BB: It sounds quite complicated.
Bob: It is. The judging course takes 6 months and you must pass the test with a score of 90 percent or better. You can't just walk in off the street and become an FIS artistry judge.
BB: You also can't walk in off the street and become a Blickbild reporter or researcher. We  have the most intrepid crew in the business. (short pause) Now that we know how the scores are figured, let's go through how Benni and Florian's scores were calculated.
Bob: I'll start with Benni. He received 9.5s across the board from the six judges.  They would have given him a 10, but he straddled. A straddle is a mandatory 0.5 point deduction.
BB: It seems that the judges were very impressed with Benni.
Bob: Of course they were! He is a legend. Benni also received 4.7 bonus points. He earned a 2-point originality bonus for the 360 degree spin move, 1.0 for staying on his feet the whole time, 1.0 for keeping his rhythm after the spin, and 0.7 for his balance and control during the spin.
BB: Now please break down Florian's score.
Bob: Florian received 10s from five out of the 6 judges. The Croatian judge gave him a 9.9, which was thrown out along with one of the 10s. Florian received the following bonuses: 2.0 in originality and technical merit bonus for skiing in his boots and executing slalom turns in boots, 1.0 for keeping his balance and control after coming out of his skis, 1.0 for his graceful arm positions while sliding down the hill in his boots, 0.5 for keeping his rhythm after losing his skis, and 0.5 for his controlled stop.
BB: Hey! That adds up to 15 points. How did he end up tying for gold with Benni? Did some of the judges fail a basic math test?
Bob: This is where the head judge stepped in.
BB: But the scores were not out of line. The high and low scores were within 0.1 point of each other. 
Bob: One of the qualifications for becoming an artistry judge is to be familiar with the FIS Big Book of Rules. There are even questions about the Big Book of Rules on the judging exam. The head judge came up to Markus Waldner, the new FIS men's race director, and asked if a forerunner could win a world championship gold medal. Herr Waldner, who is an expert on the Big Book of Rules, said that forerunners are not eligible for medals. Section 15.2 Paragraph 1 of the Big Book of Rules states that only actual racers can receive awards. However, he was willing to make an exception for Mr. Szwebel since his move was so incredible. The only thing was that as a forerunner, he was not allowed to beat one of the real racers. The head judge told the others that they had to lower their base score to 9.2 so that Florian would be tied with Benni.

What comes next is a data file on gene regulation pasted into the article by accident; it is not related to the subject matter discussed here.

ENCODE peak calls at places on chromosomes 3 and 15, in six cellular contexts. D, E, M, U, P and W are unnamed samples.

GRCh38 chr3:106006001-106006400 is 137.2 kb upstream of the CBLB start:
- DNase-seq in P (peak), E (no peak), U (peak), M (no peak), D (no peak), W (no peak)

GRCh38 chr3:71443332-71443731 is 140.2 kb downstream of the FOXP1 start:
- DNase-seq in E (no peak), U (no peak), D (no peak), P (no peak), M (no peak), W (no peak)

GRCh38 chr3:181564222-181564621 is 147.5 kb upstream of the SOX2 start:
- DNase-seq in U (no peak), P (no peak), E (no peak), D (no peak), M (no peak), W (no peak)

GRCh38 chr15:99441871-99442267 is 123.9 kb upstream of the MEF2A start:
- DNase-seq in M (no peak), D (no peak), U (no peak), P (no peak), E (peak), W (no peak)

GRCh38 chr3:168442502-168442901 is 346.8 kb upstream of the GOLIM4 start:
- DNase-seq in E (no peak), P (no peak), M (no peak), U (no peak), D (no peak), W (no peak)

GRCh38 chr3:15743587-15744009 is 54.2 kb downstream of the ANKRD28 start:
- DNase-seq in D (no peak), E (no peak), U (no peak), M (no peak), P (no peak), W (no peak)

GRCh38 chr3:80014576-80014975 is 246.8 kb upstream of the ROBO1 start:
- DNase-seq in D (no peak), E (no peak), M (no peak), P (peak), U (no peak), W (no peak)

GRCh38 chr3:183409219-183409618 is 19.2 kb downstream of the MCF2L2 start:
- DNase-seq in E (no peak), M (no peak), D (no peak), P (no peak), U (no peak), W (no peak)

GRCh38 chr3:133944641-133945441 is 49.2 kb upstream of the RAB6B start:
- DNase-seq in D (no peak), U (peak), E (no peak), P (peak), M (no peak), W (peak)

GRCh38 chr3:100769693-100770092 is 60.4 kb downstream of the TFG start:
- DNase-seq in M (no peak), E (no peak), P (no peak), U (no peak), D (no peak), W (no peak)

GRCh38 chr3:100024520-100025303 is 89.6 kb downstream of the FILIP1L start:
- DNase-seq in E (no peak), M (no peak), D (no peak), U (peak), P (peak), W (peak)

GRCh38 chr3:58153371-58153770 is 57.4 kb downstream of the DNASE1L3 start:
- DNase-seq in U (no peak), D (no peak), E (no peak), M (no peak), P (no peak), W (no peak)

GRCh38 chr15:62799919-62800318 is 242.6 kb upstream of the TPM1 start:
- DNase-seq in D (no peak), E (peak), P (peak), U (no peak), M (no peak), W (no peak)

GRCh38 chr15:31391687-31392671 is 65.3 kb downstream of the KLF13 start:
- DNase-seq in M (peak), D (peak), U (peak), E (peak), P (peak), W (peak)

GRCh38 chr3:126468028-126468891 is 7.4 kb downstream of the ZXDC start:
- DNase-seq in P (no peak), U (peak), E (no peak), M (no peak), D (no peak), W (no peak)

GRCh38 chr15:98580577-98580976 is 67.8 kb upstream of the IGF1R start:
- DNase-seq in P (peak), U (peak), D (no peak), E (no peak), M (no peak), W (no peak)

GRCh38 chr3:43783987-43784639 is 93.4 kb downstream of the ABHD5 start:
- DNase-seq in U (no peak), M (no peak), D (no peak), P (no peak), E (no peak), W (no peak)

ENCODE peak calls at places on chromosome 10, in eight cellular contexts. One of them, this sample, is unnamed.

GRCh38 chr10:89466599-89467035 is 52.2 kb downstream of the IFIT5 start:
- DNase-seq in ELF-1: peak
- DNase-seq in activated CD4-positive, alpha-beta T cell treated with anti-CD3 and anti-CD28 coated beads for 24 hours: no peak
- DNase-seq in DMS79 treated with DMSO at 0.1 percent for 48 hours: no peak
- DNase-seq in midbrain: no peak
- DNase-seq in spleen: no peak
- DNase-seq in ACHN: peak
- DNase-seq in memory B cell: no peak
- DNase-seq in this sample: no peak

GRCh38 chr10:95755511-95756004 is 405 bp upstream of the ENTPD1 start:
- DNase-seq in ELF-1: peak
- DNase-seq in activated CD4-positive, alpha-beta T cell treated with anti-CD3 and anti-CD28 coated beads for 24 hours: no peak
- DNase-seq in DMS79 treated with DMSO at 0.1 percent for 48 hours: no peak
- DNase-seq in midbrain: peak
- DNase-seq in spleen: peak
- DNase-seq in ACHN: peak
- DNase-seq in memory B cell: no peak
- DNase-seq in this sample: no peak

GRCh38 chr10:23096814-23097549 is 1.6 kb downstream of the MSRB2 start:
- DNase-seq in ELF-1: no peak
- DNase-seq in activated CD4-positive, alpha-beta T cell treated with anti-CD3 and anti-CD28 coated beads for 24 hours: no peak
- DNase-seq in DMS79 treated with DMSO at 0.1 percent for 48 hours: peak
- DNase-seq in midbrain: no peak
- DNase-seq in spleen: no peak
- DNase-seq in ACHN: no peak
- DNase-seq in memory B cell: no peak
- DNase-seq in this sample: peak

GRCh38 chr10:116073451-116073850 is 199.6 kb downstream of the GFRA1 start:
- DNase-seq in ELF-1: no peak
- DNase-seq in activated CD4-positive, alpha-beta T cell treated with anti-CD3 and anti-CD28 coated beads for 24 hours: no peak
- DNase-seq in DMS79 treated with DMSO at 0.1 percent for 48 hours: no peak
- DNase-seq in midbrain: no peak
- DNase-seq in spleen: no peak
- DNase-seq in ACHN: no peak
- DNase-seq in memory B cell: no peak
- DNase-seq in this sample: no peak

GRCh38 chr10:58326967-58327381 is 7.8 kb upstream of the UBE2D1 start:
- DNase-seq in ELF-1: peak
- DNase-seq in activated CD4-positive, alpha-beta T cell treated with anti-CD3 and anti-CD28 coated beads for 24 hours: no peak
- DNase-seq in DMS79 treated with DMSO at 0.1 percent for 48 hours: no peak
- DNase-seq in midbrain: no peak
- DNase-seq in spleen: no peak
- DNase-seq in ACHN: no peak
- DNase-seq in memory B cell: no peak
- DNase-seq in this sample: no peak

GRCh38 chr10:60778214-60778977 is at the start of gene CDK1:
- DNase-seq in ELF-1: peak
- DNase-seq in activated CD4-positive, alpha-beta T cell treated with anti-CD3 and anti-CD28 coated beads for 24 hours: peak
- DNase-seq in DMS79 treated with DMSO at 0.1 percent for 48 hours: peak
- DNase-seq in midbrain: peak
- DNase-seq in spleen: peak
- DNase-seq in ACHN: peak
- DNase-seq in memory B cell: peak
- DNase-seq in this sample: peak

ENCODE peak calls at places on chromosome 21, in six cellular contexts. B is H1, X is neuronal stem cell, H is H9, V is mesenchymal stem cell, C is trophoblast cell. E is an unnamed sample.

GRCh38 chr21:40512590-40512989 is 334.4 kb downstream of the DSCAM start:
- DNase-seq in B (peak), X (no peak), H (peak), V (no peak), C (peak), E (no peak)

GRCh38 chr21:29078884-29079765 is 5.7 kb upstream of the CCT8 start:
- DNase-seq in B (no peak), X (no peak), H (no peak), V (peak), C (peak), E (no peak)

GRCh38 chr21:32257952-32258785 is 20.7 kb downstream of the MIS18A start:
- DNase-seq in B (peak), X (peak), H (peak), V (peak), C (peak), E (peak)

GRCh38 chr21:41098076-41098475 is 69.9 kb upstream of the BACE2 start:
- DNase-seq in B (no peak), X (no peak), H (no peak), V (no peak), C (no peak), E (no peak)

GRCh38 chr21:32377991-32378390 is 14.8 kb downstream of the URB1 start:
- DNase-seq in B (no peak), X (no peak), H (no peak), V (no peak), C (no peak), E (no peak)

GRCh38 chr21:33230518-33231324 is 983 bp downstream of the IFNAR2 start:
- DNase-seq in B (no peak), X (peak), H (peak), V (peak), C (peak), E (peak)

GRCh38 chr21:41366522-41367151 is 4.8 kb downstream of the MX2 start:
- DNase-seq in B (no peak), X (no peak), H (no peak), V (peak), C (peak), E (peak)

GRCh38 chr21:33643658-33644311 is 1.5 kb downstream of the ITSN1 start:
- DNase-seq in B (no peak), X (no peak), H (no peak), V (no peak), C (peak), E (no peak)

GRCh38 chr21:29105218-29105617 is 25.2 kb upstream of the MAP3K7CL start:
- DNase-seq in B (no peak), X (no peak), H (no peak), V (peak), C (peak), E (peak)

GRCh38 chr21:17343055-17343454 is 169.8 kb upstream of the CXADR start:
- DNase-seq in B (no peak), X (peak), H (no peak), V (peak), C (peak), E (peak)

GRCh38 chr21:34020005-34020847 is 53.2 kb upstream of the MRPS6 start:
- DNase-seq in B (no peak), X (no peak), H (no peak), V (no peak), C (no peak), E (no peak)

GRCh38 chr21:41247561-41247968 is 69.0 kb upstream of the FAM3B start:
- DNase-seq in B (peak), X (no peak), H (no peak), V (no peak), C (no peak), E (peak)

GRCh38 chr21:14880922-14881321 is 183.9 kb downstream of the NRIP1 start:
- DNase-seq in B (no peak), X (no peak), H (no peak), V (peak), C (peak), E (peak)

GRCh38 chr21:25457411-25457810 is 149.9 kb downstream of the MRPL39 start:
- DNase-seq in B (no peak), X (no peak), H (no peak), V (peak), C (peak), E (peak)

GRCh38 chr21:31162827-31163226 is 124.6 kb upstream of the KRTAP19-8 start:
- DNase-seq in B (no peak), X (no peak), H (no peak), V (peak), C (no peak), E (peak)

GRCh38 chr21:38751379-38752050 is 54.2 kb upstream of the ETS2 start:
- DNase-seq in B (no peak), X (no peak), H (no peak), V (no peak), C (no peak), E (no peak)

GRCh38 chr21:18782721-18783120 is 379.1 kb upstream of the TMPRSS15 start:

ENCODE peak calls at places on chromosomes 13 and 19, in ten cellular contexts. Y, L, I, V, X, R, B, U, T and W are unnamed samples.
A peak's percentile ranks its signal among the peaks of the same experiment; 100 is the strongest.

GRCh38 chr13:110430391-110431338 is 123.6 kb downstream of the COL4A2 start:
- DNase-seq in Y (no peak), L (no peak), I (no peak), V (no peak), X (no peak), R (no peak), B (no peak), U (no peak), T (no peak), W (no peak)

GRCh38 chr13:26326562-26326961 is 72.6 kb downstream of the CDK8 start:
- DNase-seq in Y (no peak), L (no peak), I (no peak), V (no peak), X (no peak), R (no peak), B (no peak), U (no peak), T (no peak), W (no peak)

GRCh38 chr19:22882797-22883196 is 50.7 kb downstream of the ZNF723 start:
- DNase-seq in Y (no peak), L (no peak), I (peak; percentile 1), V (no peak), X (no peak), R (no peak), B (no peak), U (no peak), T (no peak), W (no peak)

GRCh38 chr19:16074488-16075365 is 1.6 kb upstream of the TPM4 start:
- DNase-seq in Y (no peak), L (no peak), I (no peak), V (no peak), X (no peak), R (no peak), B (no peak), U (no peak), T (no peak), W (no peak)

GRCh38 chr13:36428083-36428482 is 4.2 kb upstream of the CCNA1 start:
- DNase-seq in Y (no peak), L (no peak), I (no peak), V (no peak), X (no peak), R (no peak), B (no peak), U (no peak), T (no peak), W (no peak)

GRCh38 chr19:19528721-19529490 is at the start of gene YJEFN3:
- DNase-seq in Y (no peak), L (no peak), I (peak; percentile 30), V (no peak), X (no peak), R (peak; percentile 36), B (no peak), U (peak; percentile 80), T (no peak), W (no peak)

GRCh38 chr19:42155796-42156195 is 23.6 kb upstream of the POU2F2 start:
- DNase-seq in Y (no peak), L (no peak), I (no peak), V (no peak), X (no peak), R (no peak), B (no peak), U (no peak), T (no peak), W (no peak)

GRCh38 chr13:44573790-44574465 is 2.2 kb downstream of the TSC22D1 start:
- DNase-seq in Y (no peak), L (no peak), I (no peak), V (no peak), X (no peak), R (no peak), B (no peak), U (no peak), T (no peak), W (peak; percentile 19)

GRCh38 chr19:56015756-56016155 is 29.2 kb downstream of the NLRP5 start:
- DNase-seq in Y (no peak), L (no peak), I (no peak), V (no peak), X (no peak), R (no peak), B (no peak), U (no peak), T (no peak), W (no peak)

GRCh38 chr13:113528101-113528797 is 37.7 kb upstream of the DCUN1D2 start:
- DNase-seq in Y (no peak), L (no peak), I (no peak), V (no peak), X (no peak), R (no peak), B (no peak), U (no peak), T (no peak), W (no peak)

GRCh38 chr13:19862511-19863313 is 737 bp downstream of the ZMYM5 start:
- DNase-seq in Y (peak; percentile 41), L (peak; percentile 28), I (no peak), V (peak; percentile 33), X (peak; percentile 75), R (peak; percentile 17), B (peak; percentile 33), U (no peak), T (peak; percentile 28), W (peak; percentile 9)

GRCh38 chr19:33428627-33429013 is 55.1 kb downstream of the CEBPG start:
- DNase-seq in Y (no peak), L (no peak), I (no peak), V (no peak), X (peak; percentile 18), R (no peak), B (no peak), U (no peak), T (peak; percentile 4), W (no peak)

BB: I see. Did the judges protest?
Bob: No, but the audience was upset and booed the score. The spectators felt that Florian should have won gold and Benni silver.
BB: When we watched the video of Benni straddling and doing his spin, the camera then showed his partner Marlies Schild with a disappointed look on her face. Why was she so disappointed about Benni getting an artistry medal?
Bob: She was disappointed about the straddle. He had a DNF in the giant slalom event and another in the slalom because of the straddle. At the time she was not sure that he would win an artistry medal.
BB: What do the athletes think of artistry medals?
Bob: They are serious about them, just like they are about the team medals. I'm sure that an athlete would prefer to win a discipline medal. But an artistry medal is just as good. When an athlete talks about his or her medal count, team and artistry medals are included.
BB: After Vail, will the FIS consider giving artistry medals to forerunners?
Bob: We will have to discuss that at our summer meeting. Florian's move was so unique, it had to be rewarded. But we want our forerunners to concentrate on doing their jobs instead of thinking up creative moves that upstage the racers. It is doubtful that forerunners will be eligible for artistry points or medals in the future.
BB: What about giving artistry awards during training? At the downhill training in Saalbach, Adrien Theaux did a Ghedina and landed a perfect spread eagle jump. The judges gave him 20 points for that move.
Bob: No. Just like the racers use training runs to get a feel for the course, the artistry judges use training runs to get used to each other and see how their scores compare with each other. Training runs don't count for World Cup points or medals. Artistry scores during training runs also don't count. It's only the races that count.